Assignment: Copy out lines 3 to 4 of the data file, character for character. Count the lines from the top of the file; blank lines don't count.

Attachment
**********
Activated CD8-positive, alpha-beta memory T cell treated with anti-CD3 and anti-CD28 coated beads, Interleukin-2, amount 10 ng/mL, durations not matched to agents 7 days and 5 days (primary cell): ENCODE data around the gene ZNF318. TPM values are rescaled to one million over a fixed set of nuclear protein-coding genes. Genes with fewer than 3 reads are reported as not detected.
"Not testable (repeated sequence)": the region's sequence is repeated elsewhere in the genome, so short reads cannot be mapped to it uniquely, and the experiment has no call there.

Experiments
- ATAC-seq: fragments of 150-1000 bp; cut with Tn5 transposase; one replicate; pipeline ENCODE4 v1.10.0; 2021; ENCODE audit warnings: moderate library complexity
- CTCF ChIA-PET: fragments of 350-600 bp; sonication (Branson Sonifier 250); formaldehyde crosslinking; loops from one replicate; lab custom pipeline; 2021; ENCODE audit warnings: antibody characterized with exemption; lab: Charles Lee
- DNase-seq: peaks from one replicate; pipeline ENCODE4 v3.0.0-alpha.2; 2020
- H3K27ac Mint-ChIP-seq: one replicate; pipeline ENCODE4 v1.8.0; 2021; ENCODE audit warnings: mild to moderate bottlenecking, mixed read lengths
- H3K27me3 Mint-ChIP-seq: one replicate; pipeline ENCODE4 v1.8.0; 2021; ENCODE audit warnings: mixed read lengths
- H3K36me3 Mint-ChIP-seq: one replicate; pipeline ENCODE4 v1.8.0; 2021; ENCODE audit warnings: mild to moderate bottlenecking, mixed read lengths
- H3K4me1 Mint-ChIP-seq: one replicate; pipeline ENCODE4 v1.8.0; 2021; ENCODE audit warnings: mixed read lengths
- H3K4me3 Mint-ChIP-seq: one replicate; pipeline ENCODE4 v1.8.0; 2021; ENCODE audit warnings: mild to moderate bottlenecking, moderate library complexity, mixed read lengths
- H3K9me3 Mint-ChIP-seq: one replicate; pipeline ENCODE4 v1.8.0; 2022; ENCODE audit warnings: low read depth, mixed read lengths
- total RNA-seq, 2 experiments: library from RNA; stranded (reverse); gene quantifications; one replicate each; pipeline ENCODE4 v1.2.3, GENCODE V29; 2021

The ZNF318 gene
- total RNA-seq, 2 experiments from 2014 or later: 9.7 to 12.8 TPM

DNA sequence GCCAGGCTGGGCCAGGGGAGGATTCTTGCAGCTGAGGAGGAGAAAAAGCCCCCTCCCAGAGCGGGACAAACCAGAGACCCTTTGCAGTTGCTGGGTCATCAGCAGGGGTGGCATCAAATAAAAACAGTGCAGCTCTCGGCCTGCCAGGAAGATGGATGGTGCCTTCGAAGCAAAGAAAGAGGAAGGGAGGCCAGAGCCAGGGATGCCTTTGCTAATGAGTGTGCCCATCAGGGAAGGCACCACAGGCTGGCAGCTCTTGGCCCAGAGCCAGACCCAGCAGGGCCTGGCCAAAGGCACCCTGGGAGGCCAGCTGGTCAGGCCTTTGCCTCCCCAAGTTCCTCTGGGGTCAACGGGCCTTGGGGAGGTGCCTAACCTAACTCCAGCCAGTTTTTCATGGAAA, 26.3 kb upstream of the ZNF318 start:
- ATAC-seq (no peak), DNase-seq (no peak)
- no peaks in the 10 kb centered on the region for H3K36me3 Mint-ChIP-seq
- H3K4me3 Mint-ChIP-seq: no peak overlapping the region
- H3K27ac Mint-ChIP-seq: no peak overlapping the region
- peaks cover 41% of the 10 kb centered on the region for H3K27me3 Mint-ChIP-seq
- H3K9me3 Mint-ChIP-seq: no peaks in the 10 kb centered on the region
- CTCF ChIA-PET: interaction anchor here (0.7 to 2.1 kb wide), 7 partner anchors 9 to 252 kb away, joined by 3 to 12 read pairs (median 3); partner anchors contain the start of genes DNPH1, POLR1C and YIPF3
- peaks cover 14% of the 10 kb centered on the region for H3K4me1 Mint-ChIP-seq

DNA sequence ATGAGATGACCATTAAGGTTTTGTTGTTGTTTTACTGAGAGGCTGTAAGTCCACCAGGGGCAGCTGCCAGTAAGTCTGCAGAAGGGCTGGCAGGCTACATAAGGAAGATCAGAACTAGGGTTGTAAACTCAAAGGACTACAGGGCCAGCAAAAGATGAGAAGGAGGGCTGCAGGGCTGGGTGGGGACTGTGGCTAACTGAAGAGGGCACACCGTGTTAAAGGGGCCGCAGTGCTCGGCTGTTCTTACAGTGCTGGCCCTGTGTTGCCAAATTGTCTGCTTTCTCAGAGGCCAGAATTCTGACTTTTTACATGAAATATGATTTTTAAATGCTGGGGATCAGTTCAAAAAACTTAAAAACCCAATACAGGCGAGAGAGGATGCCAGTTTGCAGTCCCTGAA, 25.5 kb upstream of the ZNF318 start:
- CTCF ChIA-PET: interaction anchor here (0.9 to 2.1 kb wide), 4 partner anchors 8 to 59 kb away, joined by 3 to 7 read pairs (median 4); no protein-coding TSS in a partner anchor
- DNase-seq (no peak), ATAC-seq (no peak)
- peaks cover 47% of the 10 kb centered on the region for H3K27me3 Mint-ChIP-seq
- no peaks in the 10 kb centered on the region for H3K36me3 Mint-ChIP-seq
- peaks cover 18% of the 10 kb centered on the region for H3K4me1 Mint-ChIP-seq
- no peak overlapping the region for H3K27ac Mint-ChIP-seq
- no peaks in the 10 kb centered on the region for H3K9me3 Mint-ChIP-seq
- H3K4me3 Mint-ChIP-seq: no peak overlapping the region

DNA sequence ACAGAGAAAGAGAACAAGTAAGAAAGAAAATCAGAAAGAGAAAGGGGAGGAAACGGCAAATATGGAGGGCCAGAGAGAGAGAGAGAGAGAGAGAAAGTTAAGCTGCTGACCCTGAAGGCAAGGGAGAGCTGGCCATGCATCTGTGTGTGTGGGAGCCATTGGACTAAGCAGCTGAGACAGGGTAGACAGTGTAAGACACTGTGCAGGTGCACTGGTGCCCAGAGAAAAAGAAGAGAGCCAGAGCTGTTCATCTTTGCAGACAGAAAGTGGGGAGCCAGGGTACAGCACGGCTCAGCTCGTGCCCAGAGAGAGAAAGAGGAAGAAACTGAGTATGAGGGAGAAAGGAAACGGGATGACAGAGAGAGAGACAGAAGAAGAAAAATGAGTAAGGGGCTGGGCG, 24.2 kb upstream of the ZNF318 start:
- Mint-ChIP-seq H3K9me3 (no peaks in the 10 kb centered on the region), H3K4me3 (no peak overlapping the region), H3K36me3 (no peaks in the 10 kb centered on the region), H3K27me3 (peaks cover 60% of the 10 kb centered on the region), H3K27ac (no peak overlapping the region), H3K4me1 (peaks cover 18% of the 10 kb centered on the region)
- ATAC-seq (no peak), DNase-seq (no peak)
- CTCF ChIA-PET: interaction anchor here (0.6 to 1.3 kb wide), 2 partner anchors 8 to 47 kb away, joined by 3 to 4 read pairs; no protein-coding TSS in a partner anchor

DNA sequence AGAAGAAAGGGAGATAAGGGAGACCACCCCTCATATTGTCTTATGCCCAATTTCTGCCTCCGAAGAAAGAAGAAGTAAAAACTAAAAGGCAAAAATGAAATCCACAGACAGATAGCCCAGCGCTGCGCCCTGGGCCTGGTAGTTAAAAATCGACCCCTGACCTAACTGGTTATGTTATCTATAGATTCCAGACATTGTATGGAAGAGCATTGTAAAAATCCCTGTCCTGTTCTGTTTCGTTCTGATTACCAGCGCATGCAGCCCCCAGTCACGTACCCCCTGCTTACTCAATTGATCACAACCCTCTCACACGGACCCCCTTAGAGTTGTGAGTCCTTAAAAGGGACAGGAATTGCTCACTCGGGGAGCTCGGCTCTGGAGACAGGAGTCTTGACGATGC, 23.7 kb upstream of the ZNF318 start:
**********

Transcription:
Experiments
- ATAC-seq: fragments of 150-1000 bp; cut with Tn5 transposase; one replicate; pipeline ENCODE4 v1.10.0; 2021; ENCODE audit warnings: moderate library complexity